See the fossil shell: This extinct turtle was truly enormous

Reconstruction of the giant turtle Stupendemys geographicus. The full image shows a male (front) and female (left) swimming in freshwater. (Credit: Jaime Chirinos)

An extinct giant freshwater turtle called Stupendemys has the largest shell ever known, report researchers.

The shell, or carapace, of Stupendemys measures between 2.4 to almost 3 meters or nearly 8-10 feet. Paleobiologists discovered exceptional specimens in Venezuela and Colombia.

The tropical region of South America is one of the world’s hot spots when it comes to animal diversity. The region’s unique extinct fauna includes fossils of giant rodents and crocodylians—including crocodiles, alligators, caimans, and gavials—that inhabited what is today a desert area in Venezuela. It was a humid swampy region teeming with life 5 to 10 million years ago, and one of its inhabitants was Stupendemys geographicus, a turtle species that scientists first described in the mid-1970s.

person lies next to enormous fossil turtle shell
Palaeontologist Rodolfo Sánchez and a male carapace of Stupendemys geographicus, from Venezuela, found in 8 million-year-old deposits. (Credit: Edwin Cadena)

“The carapace of some Stupendemys individuals reached almost three meters, making it one of the largest, if not the largest turtle that ever existed,” says Marcelo Sánchez, director of the Paleontological Institute and Museum of the University of Zurich and head of the study. The turtle had an estimated body mass of 1,145 kg (2,500 pounds)—almost 100 times that of its closest living relative, the big-headed Amazon river turtle.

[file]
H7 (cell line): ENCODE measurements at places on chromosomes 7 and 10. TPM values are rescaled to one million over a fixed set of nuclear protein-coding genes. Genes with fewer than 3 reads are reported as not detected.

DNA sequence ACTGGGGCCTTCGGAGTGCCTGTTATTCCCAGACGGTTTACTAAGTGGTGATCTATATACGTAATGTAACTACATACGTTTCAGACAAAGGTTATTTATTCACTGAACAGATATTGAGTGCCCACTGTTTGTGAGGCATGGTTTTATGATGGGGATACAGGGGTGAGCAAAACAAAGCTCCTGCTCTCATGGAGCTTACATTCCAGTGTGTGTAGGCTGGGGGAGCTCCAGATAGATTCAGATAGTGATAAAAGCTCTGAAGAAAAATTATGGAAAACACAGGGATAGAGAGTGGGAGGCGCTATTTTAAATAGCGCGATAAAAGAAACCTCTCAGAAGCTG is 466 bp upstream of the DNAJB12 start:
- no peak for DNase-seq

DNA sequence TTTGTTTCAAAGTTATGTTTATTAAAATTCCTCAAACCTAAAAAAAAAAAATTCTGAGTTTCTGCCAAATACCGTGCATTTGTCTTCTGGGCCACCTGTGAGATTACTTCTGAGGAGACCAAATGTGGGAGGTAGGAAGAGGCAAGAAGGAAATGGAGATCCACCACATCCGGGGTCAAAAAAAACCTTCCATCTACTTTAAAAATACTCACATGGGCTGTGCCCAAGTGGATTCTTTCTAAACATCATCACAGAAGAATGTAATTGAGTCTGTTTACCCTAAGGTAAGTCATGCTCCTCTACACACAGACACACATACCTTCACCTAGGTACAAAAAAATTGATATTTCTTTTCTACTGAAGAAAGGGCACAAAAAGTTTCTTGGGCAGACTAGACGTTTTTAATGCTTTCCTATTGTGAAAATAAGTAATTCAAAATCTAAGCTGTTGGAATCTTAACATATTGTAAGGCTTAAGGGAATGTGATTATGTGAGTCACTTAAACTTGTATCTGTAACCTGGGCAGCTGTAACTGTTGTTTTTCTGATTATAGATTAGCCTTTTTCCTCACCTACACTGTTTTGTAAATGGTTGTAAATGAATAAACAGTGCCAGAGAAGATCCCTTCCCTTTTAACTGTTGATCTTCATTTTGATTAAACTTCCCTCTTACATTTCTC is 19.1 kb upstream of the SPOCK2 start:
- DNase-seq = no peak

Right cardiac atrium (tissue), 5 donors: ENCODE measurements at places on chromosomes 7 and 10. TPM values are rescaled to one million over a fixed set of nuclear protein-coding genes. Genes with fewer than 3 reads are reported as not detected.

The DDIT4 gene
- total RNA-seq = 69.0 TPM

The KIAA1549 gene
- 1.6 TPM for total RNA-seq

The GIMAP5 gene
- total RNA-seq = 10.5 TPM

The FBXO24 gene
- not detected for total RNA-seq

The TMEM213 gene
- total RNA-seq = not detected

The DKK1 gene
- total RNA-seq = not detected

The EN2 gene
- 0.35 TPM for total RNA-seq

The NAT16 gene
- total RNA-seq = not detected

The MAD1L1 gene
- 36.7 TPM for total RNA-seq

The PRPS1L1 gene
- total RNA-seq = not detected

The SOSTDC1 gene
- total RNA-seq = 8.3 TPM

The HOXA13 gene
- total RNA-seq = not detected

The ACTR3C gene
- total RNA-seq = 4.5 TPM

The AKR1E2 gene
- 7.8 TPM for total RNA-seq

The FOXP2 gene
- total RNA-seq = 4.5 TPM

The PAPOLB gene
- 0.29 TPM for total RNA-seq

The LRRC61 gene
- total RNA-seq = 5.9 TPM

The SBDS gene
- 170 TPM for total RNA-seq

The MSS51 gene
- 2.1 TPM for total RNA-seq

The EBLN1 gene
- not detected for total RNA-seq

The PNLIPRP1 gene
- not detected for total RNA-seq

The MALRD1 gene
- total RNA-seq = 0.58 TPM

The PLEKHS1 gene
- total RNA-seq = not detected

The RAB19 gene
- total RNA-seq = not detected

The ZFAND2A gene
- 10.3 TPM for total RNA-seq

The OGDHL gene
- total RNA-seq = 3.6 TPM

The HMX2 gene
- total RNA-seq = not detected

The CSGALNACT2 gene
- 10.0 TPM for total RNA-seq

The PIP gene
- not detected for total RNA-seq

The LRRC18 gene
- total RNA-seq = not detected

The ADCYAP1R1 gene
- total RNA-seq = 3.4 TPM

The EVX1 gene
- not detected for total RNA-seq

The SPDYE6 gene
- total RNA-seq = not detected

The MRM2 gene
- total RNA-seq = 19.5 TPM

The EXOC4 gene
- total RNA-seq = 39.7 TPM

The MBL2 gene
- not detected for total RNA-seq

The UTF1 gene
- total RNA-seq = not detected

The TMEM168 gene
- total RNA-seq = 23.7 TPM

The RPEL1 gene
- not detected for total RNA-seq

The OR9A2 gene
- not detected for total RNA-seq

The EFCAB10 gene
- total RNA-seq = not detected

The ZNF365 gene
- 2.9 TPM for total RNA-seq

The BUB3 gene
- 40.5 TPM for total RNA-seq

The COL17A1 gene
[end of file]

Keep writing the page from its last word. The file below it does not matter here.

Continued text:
In some individuals, the complete carapace showed a peculiar and unexpected feature: horns. “The two shell types indicate that two sexes of Stupendemys existed—males with horned shells, and females with hornless shells,” says Sánchez, who adds that it’s the first time that sexual dimorphism in the form of horned shells has been reported for any of the side-necked turtles, one of the two major groups of turtles world-wide.

Despite its tremendous size, the turtle had natural enemies. In many areas, the occurrence of Stupendemys coincides with Purussaurus, the largest caimans.

Bite marks and punctured bones in the Stupendemys fossil carapaces indicate that Purussaurus were their predators. The size and dietary preferences of Purussaurus also back this up.

The discovery of the jaws and other skeleton parts of Stupendemys allowed the researchers to thoroughly revise the evolutionary relationships of this species within the turtle tree of life.

“Based on studies of the turtle anatomy, we now know that some living turtles from the Amazon region are the closest living relatives,” says Sánchez. In addition, the new discoveries and the investigation of existing fossils from Brazil, Colombia, and Venezuela indicate a much wider geographic distribution of Stupendemys than previously assumed. The animal lived across the whole of the northern part of South America.

Coauthors of the study in Science Advances are from institutions in Brazil, Colombia, and Venezuela.

Source: University of Zurich